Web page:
Far more significant was a report published in November by the President’s Working Group, an interagency group of the country’s most senior financial regulators, including Yellen. Titled “Report on Stablecoins,” the document called on Congress to pass laws requiring stablecoin issuers to operate as banks and to restrict their “affiliation with commercial entities.”
The report also stated that regulators may take the step of labeling stablecoin issuers as “systemically important,” a designation created in the wake of the 2008 financial crisis to oversee institutions that, in the parlance of those times, are “too big to fail.”
Few people think the report’s authors are serious about treating stablecoins as too big to fail. Unlike the massive insurer AIG, which fell into that category, stablecoins are not interwoven with the rest of the U.S. financial system.
Steven Kelly, a researcher at the Yale Program on Financial Stability, points out that the $155 billion stablecoin economy is a drop in the bucket compared to money market funds, which are today worth nearly $5 trillion and have been a catalyst of past financial crises.
In this light, claims that stablecoins pose an existential threat to the financial system look flimsy. Nonetheless, there is little doubt U.S. regulators view crypto as a threat to the financial status quo, and believe stablecoins are the key to stopping it.
Zehavi says the Biden administration’s strategy is to choke the stablecoin market through regulation; the government believes this can yield new opportunities for tax collection and also slow the growth of the broader crypto market. That’s because stablecoins are the tool crypto traders use to move in and out of positions—new restrictions on stablecoins are therefore likely to create friction for traders, and make trading other forms of crypto inconvenient or expensive.
‘Hand it to the banks’
U.S. regulators can lay down the law, but they are constrained by law themselves. What they want to do is not always the same as what they can do.
This is especially the case for Gensler, who is rumored to be seeking the job of treasury secretary. When it comes to regulating stablecoins, the SEC chairman is more like the Wizard of Oz (appropriately enough, a political allegory about control of the U.S. money supply) than an all-powerful policeman.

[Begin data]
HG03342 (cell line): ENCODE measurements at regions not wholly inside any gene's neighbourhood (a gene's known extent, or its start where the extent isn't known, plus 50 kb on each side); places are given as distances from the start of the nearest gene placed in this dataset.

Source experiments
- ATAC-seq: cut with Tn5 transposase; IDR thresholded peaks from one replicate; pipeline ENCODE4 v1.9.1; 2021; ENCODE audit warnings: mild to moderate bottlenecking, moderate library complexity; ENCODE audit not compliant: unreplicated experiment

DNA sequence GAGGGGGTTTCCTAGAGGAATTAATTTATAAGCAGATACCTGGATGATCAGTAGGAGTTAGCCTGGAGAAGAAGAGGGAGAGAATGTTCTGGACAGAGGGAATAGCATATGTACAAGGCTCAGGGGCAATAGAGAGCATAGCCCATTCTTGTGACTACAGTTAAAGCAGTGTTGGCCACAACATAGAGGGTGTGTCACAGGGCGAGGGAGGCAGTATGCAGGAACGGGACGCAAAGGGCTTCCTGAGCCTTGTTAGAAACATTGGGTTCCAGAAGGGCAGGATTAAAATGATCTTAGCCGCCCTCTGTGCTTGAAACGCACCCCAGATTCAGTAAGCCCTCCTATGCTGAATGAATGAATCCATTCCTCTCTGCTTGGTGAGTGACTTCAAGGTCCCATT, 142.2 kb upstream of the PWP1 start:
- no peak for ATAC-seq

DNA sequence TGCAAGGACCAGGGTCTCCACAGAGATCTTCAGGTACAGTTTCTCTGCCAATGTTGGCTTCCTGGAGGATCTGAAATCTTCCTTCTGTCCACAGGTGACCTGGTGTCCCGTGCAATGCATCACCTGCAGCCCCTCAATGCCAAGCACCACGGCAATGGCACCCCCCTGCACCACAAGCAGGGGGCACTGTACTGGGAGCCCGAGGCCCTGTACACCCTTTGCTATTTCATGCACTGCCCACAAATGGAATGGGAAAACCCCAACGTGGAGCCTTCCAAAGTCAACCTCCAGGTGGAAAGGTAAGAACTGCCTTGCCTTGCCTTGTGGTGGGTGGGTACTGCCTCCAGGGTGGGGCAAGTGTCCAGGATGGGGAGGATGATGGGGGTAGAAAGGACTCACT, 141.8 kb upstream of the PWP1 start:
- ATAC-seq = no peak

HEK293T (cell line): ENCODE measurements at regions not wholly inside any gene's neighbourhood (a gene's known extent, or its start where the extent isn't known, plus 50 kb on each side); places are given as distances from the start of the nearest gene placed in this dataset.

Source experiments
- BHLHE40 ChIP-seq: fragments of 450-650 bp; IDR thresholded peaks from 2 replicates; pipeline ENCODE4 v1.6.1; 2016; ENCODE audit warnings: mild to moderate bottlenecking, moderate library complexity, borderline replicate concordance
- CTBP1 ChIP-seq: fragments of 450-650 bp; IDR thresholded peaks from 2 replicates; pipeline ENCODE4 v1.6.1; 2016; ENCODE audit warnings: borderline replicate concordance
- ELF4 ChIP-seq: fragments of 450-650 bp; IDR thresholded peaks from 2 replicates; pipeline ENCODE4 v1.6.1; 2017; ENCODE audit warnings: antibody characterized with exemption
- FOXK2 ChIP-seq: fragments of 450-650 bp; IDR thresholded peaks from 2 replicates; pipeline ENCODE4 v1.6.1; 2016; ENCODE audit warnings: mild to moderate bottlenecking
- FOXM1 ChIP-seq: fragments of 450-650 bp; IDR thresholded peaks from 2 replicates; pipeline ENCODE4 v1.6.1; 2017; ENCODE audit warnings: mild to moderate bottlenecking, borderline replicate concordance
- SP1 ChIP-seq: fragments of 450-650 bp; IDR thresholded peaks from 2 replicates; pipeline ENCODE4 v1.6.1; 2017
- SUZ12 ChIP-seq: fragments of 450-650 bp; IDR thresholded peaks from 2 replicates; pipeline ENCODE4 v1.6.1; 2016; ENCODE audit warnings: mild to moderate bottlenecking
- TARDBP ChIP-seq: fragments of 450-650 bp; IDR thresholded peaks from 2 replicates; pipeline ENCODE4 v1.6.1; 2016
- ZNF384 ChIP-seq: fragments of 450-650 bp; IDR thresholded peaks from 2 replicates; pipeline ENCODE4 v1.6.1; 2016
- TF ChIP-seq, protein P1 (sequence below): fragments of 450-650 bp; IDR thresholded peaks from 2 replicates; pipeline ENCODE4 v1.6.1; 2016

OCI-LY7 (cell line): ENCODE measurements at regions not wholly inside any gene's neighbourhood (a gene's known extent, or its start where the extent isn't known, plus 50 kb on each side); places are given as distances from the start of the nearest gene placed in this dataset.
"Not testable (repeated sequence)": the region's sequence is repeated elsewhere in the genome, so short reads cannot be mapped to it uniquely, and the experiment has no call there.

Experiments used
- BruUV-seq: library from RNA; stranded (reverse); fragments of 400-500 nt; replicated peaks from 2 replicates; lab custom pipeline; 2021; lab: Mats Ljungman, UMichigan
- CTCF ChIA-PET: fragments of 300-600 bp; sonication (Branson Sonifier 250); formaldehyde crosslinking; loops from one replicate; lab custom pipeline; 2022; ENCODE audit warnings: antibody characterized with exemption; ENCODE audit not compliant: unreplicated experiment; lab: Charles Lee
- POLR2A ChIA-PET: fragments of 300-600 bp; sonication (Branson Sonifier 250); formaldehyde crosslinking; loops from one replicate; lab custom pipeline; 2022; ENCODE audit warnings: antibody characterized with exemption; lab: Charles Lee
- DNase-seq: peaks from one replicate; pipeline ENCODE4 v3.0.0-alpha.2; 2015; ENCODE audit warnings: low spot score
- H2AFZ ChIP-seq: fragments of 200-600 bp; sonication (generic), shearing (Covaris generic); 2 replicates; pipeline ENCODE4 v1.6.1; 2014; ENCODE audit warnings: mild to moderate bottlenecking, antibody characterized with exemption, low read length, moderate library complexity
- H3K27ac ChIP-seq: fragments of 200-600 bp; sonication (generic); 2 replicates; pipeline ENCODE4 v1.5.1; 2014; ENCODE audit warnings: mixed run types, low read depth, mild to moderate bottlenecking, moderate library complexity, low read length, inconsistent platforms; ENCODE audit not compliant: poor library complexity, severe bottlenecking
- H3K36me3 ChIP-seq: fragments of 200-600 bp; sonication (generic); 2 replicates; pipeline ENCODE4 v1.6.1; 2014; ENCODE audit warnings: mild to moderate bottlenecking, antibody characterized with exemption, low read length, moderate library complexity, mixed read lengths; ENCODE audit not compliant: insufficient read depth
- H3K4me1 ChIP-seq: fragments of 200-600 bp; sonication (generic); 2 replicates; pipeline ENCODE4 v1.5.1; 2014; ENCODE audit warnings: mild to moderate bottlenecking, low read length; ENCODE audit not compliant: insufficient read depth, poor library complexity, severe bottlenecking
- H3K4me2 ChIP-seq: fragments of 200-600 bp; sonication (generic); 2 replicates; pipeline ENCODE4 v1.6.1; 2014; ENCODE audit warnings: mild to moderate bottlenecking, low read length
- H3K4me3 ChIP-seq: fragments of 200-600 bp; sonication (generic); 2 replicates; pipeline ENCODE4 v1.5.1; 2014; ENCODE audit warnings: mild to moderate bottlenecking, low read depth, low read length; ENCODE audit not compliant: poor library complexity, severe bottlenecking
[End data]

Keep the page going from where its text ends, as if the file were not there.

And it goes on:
According to many legal observers, the SEC does not have clear jurisdiction over stablecoins since they are not securities. Unlike shares of stock (or most cryptocurrencies for that matter), people do not acquire stablecoins in the hopes of making a profit—one of the key factors in the SEC’s favored “Howey Test” for determining whether something is an investment contract. Since the value of stablecoins stays constant, it’s hard to make a case that they are an investment.
According to Brito of Coin Center, the legal status of stablecoins is more akin to the money used in PayPal or Venmo transactions. In such transactions, customers don’t send actual dollars to each other but rely on companies to debit or credit their accounts using internal funds. A dollar sent via Venmo, or a stablecoin, serves as money, but that doesn’t mean it’s treated as an investment overseen by the SEC.
The question of who does get to regulate stablecoins came up in the President’s Working Group report published in November. The report, which will be the subject of a February 8 Congressional hearing, notes the SEC has claimed stablecoins could be classified as securities, but it adds that another agency—the Federal Reserve—views stablecoins as bank deposits that fall under its jurisdiction.
And according to experts like Josh Mitts, a securities law professor at Columbia University, the Fed has more political juice than the SEC. “If push comes to shove, the Fed will win,” says Mitts.
Indeed, it appears the Fed has already won. A source familiar with the drafting of the stablecoin report says Gensler pushed for it to include language granting clear jurisdiction to the SEC, but the Treasury Department rebuffed him.
Instead, the Biden administration intends to exert control over the stablecoin market—and potentially the broader crypto industry—through the Fed and two of its sister banking agencies: the Office of the Comptroller of the Currency (OCC) and the Federal Insurance Deposit Corporation (FDIC), both of which have immense authority over the country’s banks.
“There are many ways these banking regulators can strangle crypto if they force all these requirements from the traditional banking space into the crypto space,” says Mary Beth Buchanan, a former U.S. attorney who is now the top lawyer for crypto forensic firm Merkle Science.
Early evidence of the Fed’s putting the screws to crypto includes its treatment of Kraken and Avanti, two companies that have obtained state banking charters in Wyoming. The firms applied more than a year ago to receive a so-called master account at the central bank—essential for federal banking operations—but the Fed has so far refused to process them. Fed Chair Jay Powell recently justified the delay on the grounds that the Wyoming firms’ applications are “novel” and “precedential.” Wyoming Senator Cynthia Lummis has countered that the agency’s slow-rolling is harmful and illegal.
Meanwhile, the OCC has rebuffed applications from other crypto companies to receive federal banking charters that would entitle them to obtain FDIC insurance—ensuring that traditional financial institutions, not crypto ones, are the only ones that can engage in day-to-day banking.
The upshot is that the banking regulators are poised to achieve what they want—forcing stablecoins into the traditional banking regime—but without giving crypto companies a seat at the table.